The moderates are fighting back.
After candidates spent most of the Democratic presidential debate Wednesday touting progressive policies like restrictive gun control and Medicare-for-all, one of the few centrists on the stage came out swinging.
On a question about how to address climate change, Ohio Rep. Tim Ryan said Democrats won’t be able to confront big problems like a warming planet until they win over the entire country, not just the elites in big cities.
“We have a perception problem with the Democratic party,” he said. “We are not connecting to the working-class people in the very states I represent, in Ohio, in the industrial Mid-West. We’ve lost all connection.”
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The voice of Ryan, an eight-term congressman who represents “the middle of industrial America,” kept rising.
“We’ve got to change the center of gravity of the Democratic party from being coastal, elitist and Ivy league, which is the perception to someone from the forgotten communities that have been left behind for the last 30 years,” he continued.
“To get those workers back on our side, so we can say we’re going to build electric vehicles, we’re going to build solar panels,” he said. “But if you want to beat (Senate Majority Leader) Mitch McConnell, (R-Ky.), this better be a working class party.”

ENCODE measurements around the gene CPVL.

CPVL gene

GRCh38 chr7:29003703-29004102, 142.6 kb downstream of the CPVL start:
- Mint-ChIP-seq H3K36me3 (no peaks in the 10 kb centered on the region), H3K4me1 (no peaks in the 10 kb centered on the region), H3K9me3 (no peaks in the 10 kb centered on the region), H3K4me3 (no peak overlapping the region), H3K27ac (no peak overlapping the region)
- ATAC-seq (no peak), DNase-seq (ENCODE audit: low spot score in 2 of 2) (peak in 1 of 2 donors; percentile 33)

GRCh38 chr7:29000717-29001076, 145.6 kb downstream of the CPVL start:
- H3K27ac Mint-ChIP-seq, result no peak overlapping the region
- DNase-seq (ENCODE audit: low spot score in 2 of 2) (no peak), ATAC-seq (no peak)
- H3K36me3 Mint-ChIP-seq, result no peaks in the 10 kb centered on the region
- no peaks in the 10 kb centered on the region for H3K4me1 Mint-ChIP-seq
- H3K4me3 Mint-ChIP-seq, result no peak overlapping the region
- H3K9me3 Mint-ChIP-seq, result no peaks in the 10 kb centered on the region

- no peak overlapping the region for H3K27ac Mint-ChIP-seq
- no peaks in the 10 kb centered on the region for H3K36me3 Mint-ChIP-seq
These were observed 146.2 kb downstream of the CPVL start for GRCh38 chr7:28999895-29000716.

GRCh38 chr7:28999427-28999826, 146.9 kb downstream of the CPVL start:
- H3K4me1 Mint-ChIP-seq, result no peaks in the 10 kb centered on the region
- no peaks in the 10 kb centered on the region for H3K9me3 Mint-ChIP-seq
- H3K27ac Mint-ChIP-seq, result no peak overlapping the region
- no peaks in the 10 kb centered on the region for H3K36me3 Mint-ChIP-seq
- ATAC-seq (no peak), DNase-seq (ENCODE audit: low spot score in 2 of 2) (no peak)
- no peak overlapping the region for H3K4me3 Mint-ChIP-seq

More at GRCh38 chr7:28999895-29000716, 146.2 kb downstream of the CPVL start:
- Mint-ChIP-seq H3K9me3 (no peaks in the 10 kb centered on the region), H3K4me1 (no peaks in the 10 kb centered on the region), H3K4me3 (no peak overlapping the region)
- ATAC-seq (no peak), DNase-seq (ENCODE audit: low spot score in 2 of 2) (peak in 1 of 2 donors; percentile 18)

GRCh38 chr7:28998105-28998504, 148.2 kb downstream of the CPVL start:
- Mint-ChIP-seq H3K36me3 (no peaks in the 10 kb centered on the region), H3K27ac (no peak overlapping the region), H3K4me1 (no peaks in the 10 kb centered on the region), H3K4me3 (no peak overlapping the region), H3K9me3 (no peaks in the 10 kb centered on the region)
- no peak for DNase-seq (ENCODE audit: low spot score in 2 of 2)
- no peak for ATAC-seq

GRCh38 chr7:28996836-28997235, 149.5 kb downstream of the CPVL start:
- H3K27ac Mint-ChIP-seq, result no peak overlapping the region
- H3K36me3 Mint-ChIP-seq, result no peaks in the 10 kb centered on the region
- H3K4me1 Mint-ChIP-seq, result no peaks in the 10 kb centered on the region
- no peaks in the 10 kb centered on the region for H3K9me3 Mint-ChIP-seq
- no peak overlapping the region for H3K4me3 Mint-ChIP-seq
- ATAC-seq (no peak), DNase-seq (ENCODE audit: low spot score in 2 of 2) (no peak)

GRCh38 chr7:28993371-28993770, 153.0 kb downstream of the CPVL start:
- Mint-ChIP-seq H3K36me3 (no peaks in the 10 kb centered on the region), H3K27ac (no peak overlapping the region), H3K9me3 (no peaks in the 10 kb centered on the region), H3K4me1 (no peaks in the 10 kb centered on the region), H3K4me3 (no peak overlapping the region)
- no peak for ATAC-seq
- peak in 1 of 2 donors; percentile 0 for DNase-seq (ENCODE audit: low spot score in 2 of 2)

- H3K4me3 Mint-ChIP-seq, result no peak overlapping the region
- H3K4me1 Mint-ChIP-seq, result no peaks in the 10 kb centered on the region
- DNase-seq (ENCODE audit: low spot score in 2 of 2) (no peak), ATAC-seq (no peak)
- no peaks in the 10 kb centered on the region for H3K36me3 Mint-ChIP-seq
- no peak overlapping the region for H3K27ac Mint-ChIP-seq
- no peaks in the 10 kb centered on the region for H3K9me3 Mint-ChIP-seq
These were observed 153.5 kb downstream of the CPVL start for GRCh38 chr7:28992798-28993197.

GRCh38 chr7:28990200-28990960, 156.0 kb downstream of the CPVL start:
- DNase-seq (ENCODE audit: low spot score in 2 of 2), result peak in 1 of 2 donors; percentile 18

Rep. Tim Ryan, D-Ohio, speaks during the first Democratic primary debate in Miami on June 26, 2019. (Photo: Jim Watson, AFP/Getty Images)
Polling at around 1 percent, Ryan’s not expected to go very far. And his on-stage flub on who were behind the 9/11 attacks won’t help.
But the larger point he’s making – that a moderate candidate is better poised than a liberal to defeat President Donald Trump in 2020 – could help determine who the party nominates next summer.
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